Hi Ulf,

On Mon, Aug 07, 2017 at 10:14:20PM +0200, Ulf Brosziewski wrote:
| Hi Paul,
| thanks for the feedback.
| With respect to tapping, I'm already running out of hypotheses
| that can be tested without fine-grained debugging.  You might
| check whether pressure thresholds play a role, but I wouldn't be
| too optimistic about it.  You could clear them as follows:
|    # wsconsctl mouse.tp.param=2:0,3:0
| and see whether it helps.  This command restores the defaults:
|    # wsconsctl mouse.tp.param=2:25,3:30

I tried playing with this too, but unfortunately it didn't help.

| As to your observations concerning click-and-drag, I might have
| thought of that, it concerns some basics:  If you want to move
| the pointer while there are two or more contacts on the touchpad,
| which one should control the movement?  I think that's not totally
| trivial.  Linux gives a simple, but somewhat problematic answer:
| The "oldest" touch controls the pointer.  But if a driver does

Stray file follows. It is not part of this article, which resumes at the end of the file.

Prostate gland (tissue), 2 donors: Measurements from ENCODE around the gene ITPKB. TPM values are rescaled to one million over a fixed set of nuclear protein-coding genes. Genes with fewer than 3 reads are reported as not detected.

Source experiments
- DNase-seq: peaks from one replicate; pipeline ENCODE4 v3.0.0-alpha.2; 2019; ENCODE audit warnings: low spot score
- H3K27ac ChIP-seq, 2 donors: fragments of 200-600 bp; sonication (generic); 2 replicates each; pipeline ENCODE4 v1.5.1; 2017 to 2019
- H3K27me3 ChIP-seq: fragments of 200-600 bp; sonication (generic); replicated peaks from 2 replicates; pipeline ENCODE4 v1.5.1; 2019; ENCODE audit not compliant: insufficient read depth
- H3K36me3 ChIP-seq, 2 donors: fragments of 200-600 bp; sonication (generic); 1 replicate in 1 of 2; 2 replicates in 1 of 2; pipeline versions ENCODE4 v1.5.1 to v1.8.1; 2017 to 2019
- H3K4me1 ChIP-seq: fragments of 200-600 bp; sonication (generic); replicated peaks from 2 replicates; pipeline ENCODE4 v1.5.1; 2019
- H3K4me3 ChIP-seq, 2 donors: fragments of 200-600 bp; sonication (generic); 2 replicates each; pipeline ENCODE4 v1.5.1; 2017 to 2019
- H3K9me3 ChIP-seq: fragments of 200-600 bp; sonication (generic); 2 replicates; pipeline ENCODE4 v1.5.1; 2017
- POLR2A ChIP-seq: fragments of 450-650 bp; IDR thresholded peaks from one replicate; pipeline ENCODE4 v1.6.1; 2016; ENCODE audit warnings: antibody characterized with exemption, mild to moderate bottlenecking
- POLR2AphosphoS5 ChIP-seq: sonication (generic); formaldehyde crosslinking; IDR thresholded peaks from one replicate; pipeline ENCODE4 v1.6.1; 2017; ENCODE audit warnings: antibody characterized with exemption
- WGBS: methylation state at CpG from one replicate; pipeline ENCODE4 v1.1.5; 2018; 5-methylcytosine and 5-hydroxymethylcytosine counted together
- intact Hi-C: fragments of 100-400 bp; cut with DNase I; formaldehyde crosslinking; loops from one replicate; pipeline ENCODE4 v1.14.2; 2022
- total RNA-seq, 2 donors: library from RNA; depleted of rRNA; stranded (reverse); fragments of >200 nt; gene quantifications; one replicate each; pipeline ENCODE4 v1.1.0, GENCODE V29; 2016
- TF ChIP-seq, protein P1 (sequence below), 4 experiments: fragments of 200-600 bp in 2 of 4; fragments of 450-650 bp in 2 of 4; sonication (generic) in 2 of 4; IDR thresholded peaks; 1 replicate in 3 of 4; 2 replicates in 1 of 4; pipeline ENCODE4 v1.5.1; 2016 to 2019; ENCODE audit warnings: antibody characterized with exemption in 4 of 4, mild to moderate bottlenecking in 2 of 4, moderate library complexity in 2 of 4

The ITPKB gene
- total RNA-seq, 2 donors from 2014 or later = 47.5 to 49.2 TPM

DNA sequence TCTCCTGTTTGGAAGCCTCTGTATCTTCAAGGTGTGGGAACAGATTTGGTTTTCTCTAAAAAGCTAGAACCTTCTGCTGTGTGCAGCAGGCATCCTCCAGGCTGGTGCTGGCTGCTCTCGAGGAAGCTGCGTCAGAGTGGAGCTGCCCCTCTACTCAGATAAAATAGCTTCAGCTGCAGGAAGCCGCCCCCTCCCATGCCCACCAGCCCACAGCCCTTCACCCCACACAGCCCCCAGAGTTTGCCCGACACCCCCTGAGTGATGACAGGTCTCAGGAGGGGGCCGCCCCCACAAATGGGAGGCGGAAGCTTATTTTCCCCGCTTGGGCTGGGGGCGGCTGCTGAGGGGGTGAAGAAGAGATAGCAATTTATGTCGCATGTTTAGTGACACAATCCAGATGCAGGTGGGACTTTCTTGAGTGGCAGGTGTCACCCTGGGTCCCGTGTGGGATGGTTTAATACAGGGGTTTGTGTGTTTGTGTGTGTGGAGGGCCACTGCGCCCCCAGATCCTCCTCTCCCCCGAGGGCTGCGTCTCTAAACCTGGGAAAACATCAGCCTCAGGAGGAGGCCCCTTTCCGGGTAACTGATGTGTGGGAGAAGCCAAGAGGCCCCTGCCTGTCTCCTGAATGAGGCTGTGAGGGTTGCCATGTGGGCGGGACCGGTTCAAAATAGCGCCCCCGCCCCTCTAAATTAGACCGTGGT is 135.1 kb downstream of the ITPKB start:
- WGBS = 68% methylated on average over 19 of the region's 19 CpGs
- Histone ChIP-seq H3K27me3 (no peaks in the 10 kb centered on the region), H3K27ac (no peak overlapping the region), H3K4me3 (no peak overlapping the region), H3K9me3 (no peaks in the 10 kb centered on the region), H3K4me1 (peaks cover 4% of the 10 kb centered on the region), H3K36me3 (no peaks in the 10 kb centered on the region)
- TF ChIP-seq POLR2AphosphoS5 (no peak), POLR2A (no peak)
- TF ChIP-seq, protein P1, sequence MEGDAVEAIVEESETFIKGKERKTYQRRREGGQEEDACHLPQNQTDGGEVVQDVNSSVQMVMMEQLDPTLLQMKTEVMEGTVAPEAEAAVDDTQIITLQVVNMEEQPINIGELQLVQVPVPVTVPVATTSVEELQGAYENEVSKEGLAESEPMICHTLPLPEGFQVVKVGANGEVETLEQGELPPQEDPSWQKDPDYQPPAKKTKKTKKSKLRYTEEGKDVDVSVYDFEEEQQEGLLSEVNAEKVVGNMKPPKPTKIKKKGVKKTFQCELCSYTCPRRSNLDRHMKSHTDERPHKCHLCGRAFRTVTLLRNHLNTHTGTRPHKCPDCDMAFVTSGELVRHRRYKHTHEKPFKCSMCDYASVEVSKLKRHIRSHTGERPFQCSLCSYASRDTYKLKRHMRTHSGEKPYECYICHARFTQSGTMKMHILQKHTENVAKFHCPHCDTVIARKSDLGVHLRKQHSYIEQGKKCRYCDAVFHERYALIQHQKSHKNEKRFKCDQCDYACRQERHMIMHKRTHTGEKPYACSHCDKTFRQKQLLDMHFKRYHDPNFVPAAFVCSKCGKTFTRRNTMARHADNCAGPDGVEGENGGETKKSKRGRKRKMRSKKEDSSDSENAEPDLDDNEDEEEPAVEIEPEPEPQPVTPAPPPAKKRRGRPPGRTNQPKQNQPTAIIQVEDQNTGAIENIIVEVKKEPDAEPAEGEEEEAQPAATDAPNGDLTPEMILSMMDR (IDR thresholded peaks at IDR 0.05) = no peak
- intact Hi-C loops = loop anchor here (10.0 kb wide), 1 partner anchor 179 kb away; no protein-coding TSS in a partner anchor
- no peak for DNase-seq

| nothing else about it, this has the effect that the outcomes of
| your two-finger gestures can depend on the order in which you make
| the contacts.  You can still observe that on some Linux laptops
| when your are scrolling with two fingers, but leave one finger
| simply resting on the surface.
| In your case, it's the firmware, not the driver, that does this
| work, but the principle seems to be the same.  But how are users
| supposed to know it?  It's not evident.
| The synaptics driver adds up the differences of the coordinates
| when it receives multi-touch data, and moves the pointer by those
| "accumulated" values.  Older versions applied the method to
| click-and-drag operations, newer versions to both click-and-drag
| and two-finger scrolling.
| The wsmouse driver implements a different approach: when it
| receives multi-touch data - up to now, from Apple or Elantech-4
| models - it assigns pointer-control to touches that are moving (if
| such a touch exists).

Thanks for the detailed explanation.  I guess it's just another weird
oddity in this machine, it has a few small other nits (otherwise it's
a fine laptop).




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